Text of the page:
"Because 3-D computer graphic imagery is now so pervasive, we often forget what the field was like just a short time ago when a video game like Pong, which consisted of a white dot bouncing between two vertical white lines, was the leading-edge technology," said Jeff Dean, Google Senior Fellow and SVP, Google AI. "The technology keeps moving forward, yet what Hanrahan and Catmull developed decades ago remains standard practice in the field today—that's quite impressive. It's important to recognize scientific contributions in CGI technology and educate the public about a discipline that will impact many areas in the coming years—virtual and augmented reality, data visualization, education, medical imaging, and more."

Background and Development of Recognized Technical Contributions

Catmull received his PhD in Computer Science from the University of Utah in 1974. His advisors included Ivan Sutherland, a father of computer graphics and the 1988 ACM A.M. Turing Award recipient. In his PhD thesis, Catmull introduced the groundbreaking techniques for displaying curved patches instead of polygons, out of which arose two new techniques: Z-buffering (also described by Wolfgang Straber at the time), which manages image depth coordinates in computer graphics, and texture mapping, in which a 2-D surface texture is wrapped around a three-dimensional object. While at Utah, Catmull also created a new method of representing a smooth surface via the specification of a coarser polygon mesh. After graduating, he collaborated with Jim Clark, who would later found Silicon Graphics and Netscape, on the Catmull-Clark Subdivision Surface, which is now the preeminent surface patch used in animation and special effects in movies. Catmull's techniques have played an important role in developing photo-real graphics, and eliminating "jaggies," the rough edges around shapes that were a hallmark of primitive computer graphics.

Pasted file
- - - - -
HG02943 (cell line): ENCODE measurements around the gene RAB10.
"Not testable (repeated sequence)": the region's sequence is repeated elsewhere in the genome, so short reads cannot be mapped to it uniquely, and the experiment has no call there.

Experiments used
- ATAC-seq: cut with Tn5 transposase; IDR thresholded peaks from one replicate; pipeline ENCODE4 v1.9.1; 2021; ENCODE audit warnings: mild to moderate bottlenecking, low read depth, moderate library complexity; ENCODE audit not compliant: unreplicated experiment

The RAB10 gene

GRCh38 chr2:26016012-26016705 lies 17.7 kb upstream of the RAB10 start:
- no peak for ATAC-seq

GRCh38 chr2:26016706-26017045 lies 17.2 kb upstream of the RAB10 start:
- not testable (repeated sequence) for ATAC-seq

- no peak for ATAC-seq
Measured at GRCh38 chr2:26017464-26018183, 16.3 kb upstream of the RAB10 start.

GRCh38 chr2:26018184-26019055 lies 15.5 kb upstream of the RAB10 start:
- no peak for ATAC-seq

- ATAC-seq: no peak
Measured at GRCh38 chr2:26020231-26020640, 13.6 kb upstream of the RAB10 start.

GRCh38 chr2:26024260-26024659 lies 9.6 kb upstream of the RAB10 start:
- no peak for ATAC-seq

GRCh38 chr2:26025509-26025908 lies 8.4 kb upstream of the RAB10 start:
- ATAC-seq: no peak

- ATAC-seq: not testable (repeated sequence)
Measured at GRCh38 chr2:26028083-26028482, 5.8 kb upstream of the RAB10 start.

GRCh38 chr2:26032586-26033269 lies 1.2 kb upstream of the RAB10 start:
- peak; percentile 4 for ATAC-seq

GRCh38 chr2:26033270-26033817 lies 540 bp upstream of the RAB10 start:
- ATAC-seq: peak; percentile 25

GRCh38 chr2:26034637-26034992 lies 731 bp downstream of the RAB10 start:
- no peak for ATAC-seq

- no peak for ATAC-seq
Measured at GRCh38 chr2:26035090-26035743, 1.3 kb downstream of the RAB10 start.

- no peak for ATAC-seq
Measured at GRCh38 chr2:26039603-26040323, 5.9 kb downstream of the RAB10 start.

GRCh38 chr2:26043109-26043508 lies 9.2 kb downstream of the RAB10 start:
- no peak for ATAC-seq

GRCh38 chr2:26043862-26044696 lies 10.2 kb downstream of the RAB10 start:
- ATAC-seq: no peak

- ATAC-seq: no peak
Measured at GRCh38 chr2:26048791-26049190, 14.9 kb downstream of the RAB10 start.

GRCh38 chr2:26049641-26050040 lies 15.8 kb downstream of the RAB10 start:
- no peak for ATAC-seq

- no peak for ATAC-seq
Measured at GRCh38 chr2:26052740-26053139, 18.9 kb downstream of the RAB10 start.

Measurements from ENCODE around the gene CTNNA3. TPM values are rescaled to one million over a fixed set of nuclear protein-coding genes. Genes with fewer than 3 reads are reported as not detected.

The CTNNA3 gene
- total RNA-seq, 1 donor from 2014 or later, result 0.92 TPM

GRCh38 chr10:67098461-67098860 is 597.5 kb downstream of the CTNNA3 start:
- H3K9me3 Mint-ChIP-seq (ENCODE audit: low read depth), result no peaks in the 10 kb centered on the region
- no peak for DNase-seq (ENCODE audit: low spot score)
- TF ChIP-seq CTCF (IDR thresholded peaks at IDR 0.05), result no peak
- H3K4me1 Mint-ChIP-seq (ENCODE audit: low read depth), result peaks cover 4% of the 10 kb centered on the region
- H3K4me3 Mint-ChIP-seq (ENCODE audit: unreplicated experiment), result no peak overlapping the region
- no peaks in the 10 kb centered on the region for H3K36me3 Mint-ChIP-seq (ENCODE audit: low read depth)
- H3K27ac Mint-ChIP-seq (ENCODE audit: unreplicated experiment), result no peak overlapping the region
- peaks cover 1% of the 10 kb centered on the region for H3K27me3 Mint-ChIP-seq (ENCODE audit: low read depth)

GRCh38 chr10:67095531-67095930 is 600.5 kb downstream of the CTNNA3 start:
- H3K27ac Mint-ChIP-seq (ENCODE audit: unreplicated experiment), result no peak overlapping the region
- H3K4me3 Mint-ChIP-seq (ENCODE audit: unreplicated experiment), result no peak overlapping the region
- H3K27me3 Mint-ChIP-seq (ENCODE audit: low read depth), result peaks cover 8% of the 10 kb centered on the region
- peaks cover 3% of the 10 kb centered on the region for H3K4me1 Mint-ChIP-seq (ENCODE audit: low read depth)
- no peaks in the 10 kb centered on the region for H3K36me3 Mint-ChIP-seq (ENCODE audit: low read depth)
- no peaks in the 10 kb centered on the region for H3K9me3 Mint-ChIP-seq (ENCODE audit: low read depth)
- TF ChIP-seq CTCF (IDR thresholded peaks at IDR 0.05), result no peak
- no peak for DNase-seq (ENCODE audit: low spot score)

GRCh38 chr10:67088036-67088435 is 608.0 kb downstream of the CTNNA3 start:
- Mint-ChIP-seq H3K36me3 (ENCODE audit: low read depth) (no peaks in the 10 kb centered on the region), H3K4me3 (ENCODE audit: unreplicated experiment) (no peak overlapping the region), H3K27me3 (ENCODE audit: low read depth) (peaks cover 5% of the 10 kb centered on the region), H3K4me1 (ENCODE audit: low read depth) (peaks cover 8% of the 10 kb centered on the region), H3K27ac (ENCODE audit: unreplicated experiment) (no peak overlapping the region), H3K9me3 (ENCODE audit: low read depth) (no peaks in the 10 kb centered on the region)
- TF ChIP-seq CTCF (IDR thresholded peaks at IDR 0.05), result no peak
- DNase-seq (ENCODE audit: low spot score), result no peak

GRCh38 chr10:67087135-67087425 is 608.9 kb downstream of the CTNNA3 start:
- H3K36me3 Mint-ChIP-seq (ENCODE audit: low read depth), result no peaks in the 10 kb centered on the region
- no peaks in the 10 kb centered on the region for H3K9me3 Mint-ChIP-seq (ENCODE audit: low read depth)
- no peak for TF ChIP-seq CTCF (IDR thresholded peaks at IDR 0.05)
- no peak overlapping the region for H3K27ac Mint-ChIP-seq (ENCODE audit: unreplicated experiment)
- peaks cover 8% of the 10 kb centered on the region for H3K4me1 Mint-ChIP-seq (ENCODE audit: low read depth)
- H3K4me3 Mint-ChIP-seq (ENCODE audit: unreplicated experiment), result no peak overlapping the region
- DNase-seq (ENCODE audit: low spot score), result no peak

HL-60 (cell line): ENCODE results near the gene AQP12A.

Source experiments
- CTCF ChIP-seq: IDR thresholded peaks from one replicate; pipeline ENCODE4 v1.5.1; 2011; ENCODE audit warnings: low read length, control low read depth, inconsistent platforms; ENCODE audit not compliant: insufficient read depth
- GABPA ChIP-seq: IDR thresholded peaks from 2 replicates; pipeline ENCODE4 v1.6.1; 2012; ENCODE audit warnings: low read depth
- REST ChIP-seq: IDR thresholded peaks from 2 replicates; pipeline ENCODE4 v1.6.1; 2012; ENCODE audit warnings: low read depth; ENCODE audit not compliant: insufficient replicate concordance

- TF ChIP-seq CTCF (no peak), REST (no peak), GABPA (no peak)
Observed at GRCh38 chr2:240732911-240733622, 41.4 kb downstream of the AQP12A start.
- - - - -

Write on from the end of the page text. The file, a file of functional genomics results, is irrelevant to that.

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One of Catmull's first hires at Pixar was Pat Hanrahan. Hanrahan had received a PhD in BioPhysics from the University of Wisconsin-Madison in 1985 and had worked briefly at NYIT's Computer Graphics Laboratory before joining Pixar.